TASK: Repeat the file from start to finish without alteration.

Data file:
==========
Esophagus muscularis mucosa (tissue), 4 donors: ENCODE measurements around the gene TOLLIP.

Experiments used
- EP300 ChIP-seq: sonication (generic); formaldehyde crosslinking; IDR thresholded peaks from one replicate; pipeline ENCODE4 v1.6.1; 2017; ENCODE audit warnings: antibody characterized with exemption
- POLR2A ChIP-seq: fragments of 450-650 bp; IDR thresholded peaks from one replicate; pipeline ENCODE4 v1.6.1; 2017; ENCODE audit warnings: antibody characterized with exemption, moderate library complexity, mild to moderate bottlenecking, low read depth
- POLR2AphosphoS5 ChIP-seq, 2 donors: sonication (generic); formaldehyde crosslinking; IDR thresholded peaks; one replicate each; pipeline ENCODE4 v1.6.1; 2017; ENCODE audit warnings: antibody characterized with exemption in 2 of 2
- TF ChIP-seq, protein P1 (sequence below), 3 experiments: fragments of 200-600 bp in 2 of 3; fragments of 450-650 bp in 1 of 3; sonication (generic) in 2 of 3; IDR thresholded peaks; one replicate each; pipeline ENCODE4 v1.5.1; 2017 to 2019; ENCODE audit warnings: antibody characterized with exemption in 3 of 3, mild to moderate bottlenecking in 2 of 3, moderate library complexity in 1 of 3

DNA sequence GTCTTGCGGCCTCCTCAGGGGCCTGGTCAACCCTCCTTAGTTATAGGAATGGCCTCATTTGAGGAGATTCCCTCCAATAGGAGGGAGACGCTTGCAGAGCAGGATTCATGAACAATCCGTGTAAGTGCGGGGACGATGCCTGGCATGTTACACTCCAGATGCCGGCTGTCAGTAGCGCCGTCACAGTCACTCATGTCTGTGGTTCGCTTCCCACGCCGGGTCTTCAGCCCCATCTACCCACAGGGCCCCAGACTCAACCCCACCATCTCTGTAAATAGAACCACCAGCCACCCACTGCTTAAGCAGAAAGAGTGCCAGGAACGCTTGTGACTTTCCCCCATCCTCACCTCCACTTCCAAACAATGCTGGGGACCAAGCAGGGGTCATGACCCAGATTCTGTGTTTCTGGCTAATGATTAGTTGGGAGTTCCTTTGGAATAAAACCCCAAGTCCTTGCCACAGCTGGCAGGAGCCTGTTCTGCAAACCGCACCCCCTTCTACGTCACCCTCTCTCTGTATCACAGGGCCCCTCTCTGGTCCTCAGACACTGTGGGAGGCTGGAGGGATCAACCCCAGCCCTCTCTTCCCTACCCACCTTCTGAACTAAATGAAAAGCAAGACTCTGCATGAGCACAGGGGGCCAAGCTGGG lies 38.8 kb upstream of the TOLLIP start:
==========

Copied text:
Esophagus muscularis mucosa (tissue), 4 donors: ENCODE measurements around the gene TOLLIP.

Experiments used
- EP300 ChIP-seq: sonication (generic); formaldehyde crosslinking; IDR thresholded peaks from one replicate; pipeline ENCODE4 v1.6.1; 2017; ENCODE audit warnings: antibody characterized with exemption
- POLR2A ChIP-seq: fragments of 450-650 bp; IDR thresholded peaks from one replicate; pipeline ENCODE4 v1.6.1; 2017; ENCODE audit warnings: antibody characterized with exemption, moderate library complexity, mild to moderate bottlenecking, low read depth
- POLR2AphosphoS5 ChIP-seq, 2 donors: sonication (generic); formaldehyde crosslinking; IDR thresholded peaks; one replicate each; pipeline ENCODE4 v1.6.1; 2017; ENCODE audit warnings: antibody characterized with exemption in 2 of 2
- TF ChIP-seq, protein P1 (sequence below), 3 experiments: fragments of 200-600 bp in 2 of 3; fragments of 450-650 bp in 1 of 3; sonication (generic) in 2 of 3; IDR thresholded peaks; one replicate each; pipeline ENCODE4 v1.5.1; 2017 to 2019; ENCODE audit warnings: antibody characterized with exemption in 3 of 3, mild to moderate bottlenecking in 2 of 3, moderate library complexity in 1 of 3

DNA sequence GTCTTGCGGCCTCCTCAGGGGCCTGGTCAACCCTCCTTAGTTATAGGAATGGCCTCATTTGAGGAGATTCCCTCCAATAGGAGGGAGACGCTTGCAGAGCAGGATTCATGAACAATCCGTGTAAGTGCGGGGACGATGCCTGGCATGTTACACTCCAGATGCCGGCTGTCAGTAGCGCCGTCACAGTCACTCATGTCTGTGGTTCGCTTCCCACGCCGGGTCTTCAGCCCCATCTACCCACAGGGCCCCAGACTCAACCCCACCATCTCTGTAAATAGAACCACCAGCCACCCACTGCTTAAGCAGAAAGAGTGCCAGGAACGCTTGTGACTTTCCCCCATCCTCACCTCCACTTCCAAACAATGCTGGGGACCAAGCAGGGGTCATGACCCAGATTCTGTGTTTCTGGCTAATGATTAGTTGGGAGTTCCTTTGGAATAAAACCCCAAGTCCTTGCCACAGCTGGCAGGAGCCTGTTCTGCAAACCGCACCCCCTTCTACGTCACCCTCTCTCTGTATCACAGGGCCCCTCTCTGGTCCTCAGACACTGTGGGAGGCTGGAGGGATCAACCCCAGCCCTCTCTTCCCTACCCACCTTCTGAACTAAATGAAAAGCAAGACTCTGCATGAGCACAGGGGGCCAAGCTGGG lies 38.8 kb upstream of the TOLLIP start: